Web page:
https://www.law.uci.edu/faculty/full-time/reese/reese_innocent_infringement.pdf

                      A company can try to file a lawsuit to stop the original thief

                      Infringer, not thief.

                      then they run into all kinds of trouble with mens rea

                      Once again, this is a civil concern. Mens rea is relevant to criminal matters.

                      Not to mention that getting ANY trial to happen with defendant and plaintiff, their lawyers, a judge, and a jury during an international pandemic is impossible now and the judges will be overwhelmed with all the cases that couldn't be tried after the months-long judicial holiday is over

                      I am not up to date on court proceedings. The Supreme Court is holding arguments over the phone, so it is possible other courts are or will be operating similarly. Or they could open in a limited fashion maintaining distance between all participants. I doubt the entire court system is just going to be shut down until the vaccine is ready.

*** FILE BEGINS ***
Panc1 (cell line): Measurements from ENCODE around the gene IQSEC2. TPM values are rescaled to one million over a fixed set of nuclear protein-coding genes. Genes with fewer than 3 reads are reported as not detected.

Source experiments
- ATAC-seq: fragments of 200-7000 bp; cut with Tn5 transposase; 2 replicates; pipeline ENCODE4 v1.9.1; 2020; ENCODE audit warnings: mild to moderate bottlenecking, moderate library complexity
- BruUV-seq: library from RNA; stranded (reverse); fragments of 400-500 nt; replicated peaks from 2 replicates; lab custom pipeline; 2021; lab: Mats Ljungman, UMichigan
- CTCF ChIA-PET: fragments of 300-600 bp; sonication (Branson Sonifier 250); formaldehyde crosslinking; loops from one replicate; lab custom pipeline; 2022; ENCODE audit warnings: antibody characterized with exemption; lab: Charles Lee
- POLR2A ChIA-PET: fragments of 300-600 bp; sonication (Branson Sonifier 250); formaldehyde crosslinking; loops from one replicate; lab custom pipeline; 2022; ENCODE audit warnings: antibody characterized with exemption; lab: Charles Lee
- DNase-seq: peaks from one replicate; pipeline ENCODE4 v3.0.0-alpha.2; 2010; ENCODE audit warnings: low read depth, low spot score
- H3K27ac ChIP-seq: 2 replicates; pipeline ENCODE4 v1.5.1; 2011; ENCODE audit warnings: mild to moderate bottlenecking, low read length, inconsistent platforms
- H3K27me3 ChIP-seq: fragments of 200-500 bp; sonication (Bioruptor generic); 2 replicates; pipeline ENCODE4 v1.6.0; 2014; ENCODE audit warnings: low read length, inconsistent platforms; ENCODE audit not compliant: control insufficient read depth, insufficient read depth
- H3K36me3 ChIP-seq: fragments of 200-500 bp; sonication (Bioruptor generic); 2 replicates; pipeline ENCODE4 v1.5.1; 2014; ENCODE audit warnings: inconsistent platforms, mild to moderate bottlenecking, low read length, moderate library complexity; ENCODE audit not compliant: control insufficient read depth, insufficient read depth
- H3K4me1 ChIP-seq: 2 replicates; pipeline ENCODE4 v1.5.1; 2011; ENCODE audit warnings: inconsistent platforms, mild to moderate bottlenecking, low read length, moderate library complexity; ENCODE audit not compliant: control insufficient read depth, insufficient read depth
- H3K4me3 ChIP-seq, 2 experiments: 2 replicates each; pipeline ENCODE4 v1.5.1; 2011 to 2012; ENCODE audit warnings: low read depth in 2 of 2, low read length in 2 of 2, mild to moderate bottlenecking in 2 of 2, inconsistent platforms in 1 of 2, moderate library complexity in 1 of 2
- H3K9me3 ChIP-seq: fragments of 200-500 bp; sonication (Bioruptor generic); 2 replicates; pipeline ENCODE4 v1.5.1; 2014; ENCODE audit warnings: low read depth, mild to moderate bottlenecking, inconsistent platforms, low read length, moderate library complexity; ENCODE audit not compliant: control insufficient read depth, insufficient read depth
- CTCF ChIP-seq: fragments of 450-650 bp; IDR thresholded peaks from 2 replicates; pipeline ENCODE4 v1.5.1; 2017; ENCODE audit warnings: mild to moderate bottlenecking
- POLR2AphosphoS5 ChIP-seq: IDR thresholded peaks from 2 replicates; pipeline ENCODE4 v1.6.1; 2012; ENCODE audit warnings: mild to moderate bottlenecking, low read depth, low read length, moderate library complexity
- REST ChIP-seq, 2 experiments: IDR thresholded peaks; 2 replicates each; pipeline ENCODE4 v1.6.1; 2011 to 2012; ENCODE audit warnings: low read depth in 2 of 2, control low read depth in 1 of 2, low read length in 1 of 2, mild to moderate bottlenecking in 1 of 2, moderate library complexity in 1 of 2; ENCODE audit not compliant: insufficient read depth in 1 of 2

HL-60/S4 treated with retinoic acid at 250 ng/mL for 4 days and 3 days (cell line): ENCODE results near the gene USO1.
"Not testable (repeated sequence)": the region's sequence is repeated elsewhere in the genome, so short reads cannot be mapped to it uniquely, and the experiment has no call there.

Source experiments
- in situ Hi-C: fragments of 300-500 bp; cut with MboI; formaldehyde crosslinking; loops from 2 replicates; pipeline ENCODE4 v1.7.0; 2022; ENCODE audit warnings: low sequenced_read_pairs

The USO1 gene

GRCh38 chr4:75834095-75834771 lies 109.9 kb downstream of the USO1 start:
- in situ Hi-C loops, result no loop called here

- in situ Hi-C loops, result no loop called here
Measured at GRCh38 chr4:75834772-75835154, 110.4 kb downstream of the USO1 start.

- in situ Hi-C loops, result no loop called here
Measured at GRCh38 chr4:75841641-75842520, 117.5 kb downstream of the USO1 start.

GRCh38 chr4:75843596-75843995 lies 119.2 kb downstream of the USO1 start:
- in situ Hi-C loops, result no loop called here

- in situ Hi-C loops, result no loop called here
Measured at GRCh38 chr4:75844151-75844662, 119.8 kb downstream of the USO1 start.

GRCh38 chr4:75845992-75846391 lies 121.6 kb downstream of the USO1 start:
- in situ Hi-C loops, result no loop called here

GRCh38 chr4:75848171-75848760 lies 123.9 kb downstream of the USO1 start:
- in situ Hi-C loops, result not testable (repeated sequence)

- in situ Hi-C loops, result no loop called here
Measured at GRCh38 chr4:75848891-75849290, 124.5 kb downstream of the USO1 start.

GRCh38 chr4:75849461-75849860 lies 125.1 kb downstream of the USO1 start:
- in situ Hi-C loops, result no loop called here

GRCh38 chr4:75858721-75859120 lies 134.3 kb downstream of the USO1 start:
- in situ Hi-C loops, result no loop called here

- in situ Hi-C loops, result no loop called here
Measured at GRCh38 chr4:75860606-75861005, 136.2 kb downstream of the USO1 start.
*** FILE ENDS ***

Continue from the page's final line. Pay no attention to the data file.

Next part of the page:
reply to this | link to this | view in chronology ]

                      • identicon
                        Crafty Coyote, 11 May 2020 @ 5:12pm

                        Re: Re: Re: Re: Re: Re: Re: Re: Re: Re:

                        You don't have to be aware you were infringing copyright to be found liable for it.

                        Under master-and-servant principles, the giver could essentially "cover" for the recipients by accepting responsibility. This could be an issue where the giver is actually trying to expose a corrupt politician to a newspaper but the politician claims copyright in what he said to suppress the information. The informant could take the guilt and let the paper publish his expose, even if it meant he would face jail time for fighting corrupt politician, but the politician could use copyright to censor information. That's just one example.